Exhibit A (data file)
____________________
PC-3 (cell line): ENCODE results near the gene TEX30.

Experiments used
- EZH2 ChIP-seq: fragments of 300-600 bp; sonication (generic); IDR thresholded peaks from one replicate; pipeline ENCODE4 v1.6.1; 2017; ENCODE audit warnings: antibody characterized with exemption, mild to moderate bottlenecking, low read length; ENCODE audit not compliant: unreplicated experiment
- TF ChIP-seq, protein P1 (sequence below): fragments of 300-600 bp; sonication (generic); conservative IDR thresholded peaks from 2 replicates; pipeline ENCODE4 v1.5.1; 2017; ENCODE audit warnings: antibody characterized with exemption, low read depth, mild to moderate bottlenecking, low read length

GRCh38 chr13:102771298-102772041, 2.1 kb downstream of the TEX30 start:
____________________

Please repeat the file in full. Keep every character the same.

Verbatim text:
PC-3 (cell line): ENCODE results near the gene TEX30.

Experiments used
- EZH2 ChIP-seq: fragments of 300-600 bp; sonication (generic); IDR thresholded peaks from one replicate; pipeline ENCODE4 v1.6.1; 2017; ENCODE audit warnings: antibody characterized with exemption, mild to moderate bottlenecking, low read length; ENCODE audit not compliant: unreplicated experiment
- TF ChIP-seq, protein P1 (sequence below): fragments of 300-600 bp; sonication (generic); conservative IDR thresholded peaks from 2 replicates; pipeline ENCODE4 v1.5.1; 2017; ENCODE audit warnings: antibody characterized with exemption, low read depth, mild to moderate bottlenecking, low read length

GRCh38 chr13:102771298-102772041, 2.1 kb downstream of the TEX30 start: